||Last Updated: Apr 13, 2011 - 7:10:58 AM
South Sudan Activists Say : Women Need Bigger Role
65 percent of the South Sudanese population made up of women, they need
more than 25% of official positions promised by government
One of the impacts of two decades of war is that women now make up about 65 percent of the eight million people of South Sudan.
A girl holds a South Sudan flag on January 30 during the announcement of the preliminary results of voting on independence
And while women fought alongside men during the conflict with the north,
or helped the effort in other ways, after the ceasefire, many women
feel they did not get the same recognition or respect as men.
Merekaje Lona is an activist for womens rights in South Sudan. She
thinks that even the interim constitutional guarantee of one quarter of
public positions going to women isn’t enough
“The issue of 25 percent, I am not satisfied with it in 2 ways, 1-women
in participation in the nation cannot only be 25percent, 2-the 25
percent has not been implemented in the correct way, therefore I feel
there is a lot that needs to be done, we need to get to know, to
identify, the competent women and have them compete with men and
implement the 25 percent as affirmative action,” said Merekaje Lona, an
activist for women’s rights in South Sudan.
The south Sudan interim constitution and 2005 Comprehensive Peace
Agreement (CPA) provides for affirmative action, stipulating at least 25
percent female participation in public life and their representation in
the legislative and executive organs. However, many women in the soon
to be independent nation are dissatisfied because they are not yet
adequately represented in the government and in other key
The southern ruling party, the SPLM, did promise to increase the 25%
female participation rate to 30% during last year’s election campaign.
But Beatrice Aber, an SPLM Member of Parliament in the southern assembly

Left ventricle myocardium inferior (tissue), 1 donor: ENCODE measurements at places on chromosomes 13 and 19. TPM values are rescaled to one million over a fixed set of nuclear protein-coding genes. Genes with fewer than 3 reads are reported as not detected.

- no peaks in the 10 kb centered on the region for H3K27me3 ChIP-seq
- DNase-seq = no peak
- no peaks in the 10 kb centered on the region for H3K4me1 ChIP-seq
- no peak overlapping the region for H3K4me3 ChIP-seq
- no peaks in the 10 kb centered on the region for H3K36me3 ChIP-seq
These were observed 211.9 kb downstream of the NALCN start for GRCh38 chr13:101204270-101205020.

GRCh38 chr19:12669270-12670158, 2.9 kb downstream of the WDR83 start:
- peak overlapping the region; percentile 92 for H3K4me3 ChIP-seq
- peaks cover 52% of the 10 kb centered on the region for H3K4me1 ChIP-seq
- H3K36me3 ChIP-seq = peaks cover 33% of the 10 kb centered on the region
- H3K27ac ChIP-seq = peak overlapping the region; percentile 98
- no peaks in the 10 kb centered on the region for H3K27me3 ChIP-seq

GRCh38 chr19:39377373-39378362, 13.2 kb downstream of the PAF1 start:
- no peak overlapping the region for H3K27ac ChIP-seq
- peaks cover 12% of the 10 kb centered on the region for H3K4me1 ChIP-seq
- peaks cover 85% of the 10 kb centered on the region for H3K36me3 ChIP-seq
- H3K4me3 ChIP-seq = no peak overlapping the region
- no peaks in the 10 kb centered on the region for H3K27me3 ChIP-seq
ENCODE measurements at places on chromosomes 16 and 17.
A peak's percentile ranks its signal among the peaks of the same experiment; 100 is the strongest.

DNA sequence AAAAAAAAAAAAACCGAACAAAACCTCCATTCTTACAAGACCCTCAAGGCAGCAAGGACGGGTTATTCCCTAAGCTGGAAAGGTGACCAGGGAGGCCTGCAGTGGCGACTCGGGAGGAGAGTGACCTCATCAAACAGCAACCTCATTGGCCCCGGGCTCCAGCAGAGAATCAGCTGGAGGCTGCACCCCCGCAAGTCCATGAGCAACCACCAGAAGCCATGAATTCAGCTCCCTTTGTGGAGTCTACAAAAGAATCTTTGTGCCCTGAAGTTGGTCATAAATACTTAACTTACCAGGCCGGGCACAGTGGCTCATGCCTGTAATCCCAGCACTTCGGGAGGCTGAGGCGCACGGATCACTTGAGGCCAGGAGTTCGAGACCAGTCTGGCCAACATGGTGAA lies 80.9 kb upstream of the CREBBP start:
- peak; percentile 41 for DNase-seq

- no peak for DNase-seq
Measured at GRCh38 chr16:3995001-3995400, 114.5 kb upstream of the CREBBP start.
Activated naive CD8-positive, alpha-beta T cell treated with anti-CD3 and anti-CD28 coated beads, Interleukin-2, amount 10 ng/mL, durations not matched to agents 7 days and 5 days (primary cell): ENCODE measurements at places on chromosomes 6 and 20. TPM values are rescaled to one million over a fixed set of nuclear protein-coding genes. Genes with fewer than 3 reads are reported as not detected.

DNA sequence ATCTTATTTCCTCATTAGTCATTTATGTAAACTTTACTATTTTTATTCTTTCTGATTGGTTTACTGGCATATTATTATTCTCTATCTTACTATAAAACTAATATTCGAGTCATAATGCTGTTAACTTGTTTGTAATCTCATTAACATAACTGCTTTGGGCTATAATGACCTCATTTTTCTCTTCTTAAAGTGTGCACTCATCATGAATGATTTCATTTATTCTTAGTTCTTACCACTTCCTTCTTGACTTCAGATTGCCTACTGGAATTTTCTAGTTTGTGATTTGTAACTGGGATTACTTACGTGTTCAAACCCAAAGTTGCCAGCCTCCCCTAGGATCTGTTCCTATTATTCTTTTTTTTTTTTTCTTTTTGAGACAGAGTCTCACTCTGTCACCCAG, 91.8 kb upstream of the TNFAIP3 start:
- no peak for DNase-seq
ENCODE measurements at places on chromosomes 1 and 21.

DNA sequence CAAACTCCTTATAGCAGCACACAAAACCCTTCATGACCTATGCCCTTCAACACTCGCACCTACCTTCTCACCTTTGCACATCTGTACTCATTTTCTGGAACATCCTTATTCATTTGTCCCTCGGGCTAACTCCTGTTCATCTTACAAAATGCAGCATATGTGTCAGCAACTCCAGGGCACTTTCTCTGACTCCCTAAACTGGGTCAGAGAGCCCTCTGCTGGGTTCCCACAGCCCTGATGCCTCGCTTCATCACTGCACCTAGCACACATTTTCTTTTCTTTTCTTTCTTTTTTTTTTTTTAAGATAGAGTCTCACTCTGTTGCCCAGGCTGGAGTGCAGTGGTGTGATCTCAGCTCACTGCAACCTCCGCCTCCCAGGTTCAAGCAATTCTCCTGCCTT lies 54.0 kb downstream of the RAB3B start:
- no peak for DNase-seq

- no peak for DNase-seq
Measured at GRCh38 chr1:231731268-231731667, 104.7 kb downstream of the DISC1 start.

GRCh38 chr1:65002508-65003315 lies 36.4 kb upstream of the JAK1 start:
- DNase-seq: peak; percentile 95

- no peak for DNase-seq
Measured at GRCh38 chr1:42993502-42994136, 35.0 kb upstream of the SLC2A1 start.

said that promise needs to be formalised.
“The 25% affirmative action is definitely not enough and we need the
pledged 30% to be enshrined in the constitution currently under going
review,” Aber said.
Low literacy rates and prevailing traditional roles of women remain a
hindrance to their meaningful participation in political leadership.
This has appallingly affected the women’s participation in the country’s
Nevertheless, Suzzana Jambo a special advisor on gender issues during
the CPA negotiations, appealed to women to push for more than 30
She admitted that the region still lacks skilled and educated women who can fill government positions.
According to Benjamin Marial, the southern minister of information, the government’s efforts to women should be appreciated
“We have already 30 % of women in the parliament,” he said. “We have even gone beyond 25%.
He called for patience among women, asserting that over the past five
years in power, the government has been able to introduce the concept of
affirmative action, a completely new idea for most south Sudanese.
There are widely varying levels of understanding of human and women’s
rights in South Sudan, with more awareness among the small urban elite
than the much larger numbers of women in the vast rural areas. All of
which make the challenge promoting women’s rights within government and
its institutions and difficult one, but one that women activist say is a
key to the prosperity of the new nation.
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